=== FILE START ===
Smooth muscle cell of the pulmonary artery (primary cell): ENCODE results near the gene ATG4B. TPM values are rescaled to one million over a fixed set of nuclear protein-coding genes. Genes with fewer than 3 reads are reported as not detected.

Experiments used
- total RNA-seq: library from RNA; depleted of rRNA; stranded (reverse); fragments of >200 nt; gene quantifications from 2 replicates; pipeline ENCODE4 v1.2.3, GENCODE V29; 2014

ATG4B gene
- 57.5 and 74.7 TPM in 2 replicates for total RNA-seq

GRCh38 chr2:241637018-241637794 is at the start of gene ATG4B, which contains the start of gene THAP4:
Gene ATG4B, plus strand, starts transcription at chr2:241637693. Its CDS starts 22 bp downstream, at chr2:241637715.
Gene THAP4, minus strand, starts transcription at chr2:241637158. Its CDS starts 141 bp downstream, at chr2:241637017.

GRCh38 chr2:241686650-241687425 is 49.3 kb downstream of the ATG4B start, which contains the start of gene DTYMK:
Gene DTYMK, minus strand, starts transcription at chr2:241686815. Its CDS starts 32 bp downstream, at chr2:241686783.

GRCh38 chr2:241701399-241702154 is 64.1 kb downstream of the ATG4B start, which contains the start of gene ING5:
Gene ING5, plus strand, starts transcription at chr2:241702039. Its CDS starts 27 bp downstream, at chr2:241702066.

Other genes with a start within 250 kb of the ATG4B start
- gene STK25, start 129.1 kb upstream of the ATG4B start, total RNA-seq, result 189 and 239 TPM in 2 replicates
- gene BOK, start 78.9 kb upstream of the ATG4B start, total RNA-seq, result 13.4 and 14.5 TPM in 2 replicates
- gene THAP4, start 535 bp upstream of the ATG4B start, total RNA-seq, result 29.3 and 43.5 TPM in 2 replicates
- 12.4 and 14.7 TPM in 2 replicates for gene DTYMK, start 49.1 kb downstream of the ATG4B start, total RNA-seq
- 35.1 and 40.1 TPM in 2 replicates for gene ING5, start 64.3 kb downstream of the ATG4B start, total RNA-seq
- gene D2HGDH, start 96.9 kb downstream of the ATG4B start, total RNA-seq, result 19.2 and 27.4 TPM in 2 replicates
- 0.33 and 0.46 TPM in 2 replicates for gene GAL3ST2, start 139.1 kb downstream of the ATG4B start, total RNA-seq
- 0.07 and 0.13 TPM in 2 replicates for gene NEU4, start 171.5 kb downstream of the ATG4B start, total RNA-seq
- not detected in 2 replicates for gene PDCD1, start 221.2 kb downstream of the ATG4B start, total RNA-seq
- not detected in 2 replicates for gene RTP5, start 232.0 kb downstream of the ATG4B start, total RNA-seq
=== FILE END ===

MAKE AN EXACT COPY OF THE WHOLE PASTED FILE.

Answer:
Smooth muscle cell of the pulmonary artery (primary cell): ENCODE results near the gene ATG4B. TPM values are rescaled to one million over a fixed set of nuclear protein-coding genes. Genes with fewer than 3 reads are reported as not detected.

Experiments used
- total RNA-seq: library from RNA; depleted of rRNA; stranded (reverse); fragments of >200 nt; gene quantifications from 2 replicates; pipeline ENCODE4 v1.2.3, GENCODE V29; 2014

ATG4B gene
- 57.5 and 74.7 TPM in 2 replicates for total RNA-seq

GRCh38 chr2:241637018-241637794 is at the start of gene ATG4B, which contains the start of gene THAP4:
Gene ATG4B, plus strand, starts transcription at chr2:241637693. Its CDS starts 22 bp downstream, at chr2:241637715.
Gene THAP4, minus strand, starts transcription at chr2:241637158. Its CDS starts 141 bp downstream, at chr2:241637017.

GRCh38 chr2:241686650-241687425 is 49.3 kb downstream of the ATG4B start, which contains the start of gene DTYMK:
Gene DTYMK, minus strand, starts transcription at chr2:241686815. Its CDS starts 32 bp downstream, at chr2:241686783.

GRCh38 chr2:241701399-241702154 is 64.1 kb downstream of the ATG4B start, which contains the start of gene ING5:
Gene ING5, plus strand, starts transcription at chr2:241702039. Its CDS starts 27 bp downstream, at chr2:241702066.

Other genes with a start within 250 kb of the ATG4B start
- gene STK25, start 129.1 kb upstream of the ATG4B start, total RNA-seq, result 189 and 239 TPM in 2 replicates
- gene BOK, start 78.9 kb upstream of the ATG4B start, total RNA-seq, result 13.4 and 14.5 TPM in 2 replicates
- gene THAP4, start 535 bp upstream of the ATG4B start, total RNA-seq, result 29.3 and 43.5 TPM in 2 replicates
- 12.4 and 14.7 TPM in 2 replicates for gene DTYMK, start 49.1 kb downstream of the ATG4B start, total RNA-seq
- 35.1 and 40.1 TPM in 2 replicates for gene ING5, start 64.3 kb downstream of the ATG4B start, total RNA-seq
- gene D2HGDH, start 96.9 kb downstream of the ATG4B start, total RNA-seq, result 19.2 and 27.4 TPM in 2 replicates
- 0.33 and 0.46 TPM in 2 replicates for gene GAL3ST2, start 139.1 kb downstream of the ATG4B start, total RNA-seq
- 0.07 and 0.13 TPM in 2 replicates for gene NEU4, start 171.5 kb downstream of the ATG4B start, total RNA-seq
- not detected in 2 replicates for gene PDCD1, start 221.2 kb downstream of the ATG4B start, total RNA-seq
- not detected in 2 replicates for gene RTP5, start 232.0 kb downstream of the ATG4B start, total RNA-seq